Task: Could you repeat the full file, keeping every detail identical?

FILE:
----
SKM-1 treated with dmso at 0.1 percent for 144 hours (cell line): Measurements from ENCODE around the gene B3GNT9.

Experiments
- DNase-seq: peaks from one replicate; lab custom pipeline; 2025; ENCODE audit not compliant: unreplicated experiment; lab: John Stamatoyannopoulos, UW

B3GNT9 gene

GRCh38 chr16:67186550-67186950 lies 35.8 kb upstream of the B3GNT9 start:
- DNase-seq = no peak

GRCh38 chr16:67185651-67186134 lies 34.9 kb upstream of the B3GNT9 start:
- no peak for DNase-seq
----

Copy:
SKM-1 treated with dmso at 0.1 percent for 144 hours (cell line): Measurements from ENCODE around the gene B3GNT9.

Experiments
- DNase-seq: peaks from one replicate; lab custom pipeline; 2025; ENCODE audit not compliant: unreplicated experiment; lab: John Stamatoyannopoulos, UW

B3GNT9 gene

GRCh38 chr16:67186550-67186950 lies 35.8 kb upstream of the B3GNT9 start:
- DNase-seq = no peak

GRCh38 chr16:67185651-67186134 lies 34.9 kb upstream of the B3GNT9 start:
- no peak for DNase-seq